# A High Order Timer Function

A high order function is a function that takes a function as an argument or returns a function.
One use case is when you want to do something more with your function without altering the passed-on function.

For example, if we want to time the execution of a function the not optimal way.

`import timedef cubeit(x):    time.sleep(1)    return x * x * xt_start = time.perf_counter()res = cubeit(144)t_end = time.perf_counter()t_run = t_end - t_startprint(f'It took cubeit {t_run:.2f} sec to complete')print(res)It took cubeit 1.00 sec to complete2985984`

It’s not optimal! What if you want to perform the same task on another function.

The High order function approach, passing the function cubeit to our timer function.

`import timedef timer_func(f):    def wrapper_timer(*args):        t_start = time.perf_counter()        res = f(*args)        t_end = time.perf_counter()        t_run = t_end - t_start        print(f'It took {f.__name__} {t_run:.2f} sec to complete')        return res    return wrapper_timerdef cubeit(x):    time.sleep(1)    return x * x * xfoo = timer_func(cubeit)res = foo(144)print(res)It took cubeit 1.00 sec to complete2985984`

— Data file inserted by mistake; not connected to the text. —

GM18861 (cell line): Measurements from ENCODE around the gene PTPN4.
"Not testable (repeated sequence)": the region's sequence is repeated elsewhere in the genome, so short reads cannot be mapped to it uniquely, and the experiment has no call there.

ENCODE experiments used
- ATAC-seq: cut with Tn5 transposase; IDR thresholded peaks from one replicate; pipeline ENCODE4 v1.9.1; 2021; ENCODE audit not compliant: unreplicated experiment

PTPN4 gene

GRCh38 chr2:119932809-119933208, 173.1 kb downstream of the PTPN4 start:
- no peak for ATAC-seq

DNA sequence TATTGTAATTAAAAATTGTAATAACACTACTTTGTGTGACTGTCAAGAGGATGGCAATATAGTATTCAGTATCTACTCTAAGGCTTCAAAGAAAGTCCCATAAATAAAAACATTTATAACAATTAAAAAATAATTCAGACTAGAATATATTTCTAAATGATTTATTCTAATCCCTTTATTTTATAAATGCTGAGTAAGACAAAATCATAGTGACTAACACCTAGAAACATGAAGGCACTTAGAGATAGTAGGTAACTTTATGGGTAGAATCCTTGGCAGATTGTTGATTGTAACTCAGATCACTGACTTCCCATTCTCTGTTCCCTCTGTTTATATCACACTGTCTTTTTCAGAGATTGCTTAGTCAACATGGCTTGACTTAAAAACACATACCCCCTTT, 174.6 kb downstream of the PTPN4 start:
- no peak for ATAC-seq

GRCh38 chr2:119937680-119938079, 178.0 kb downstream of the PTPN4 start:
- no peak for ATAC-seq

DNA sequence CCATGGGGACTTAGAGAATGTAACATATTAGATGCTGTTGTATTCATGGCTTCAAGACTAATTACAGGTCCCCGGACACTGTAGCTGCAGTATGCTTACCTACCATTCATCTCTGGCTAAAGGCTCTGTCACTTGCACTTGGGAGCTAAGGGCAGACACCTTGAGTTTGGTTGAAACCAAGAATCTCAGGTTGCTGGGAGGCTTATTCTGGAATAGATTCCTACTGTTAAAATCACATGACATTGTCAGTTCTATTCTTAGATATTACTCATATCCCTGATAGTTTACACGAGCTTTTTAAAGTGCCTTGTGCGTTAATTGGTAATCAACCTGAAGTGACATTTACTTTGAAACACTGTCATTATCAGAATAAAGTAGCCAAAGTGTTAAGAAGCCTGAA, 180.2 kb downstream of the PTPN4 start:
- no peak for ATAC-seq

Well, this is cluttered! is there a neat way to achieve the same result?

Yes, the pythonic way of using decorators.

`import timedef timer_func(f):    def wrapper_timer(*args):        t_start = time.perf_counter()        res = f(*args)        t_end = time.perf_counter()        t_run = t_end - t_start        print(f'It took {f.__name__} {t_run:.2f} sec to complete')        return res    return wrapper_timer@timer_funcdef cubeit(x):    time.sleep(1)    return x * x * xres = cubeit(144)print(res)It took cubeit 1.00 sec to complete2985984`

Note that @timer_fun is equivalent to timer_fun(cubeit).
So, what else can I do with decorators, logging to an external file!

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## More from Mansoor Aldosari

https://github.com/booletic

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## Mansoor Aldosari

https://github.com/booletic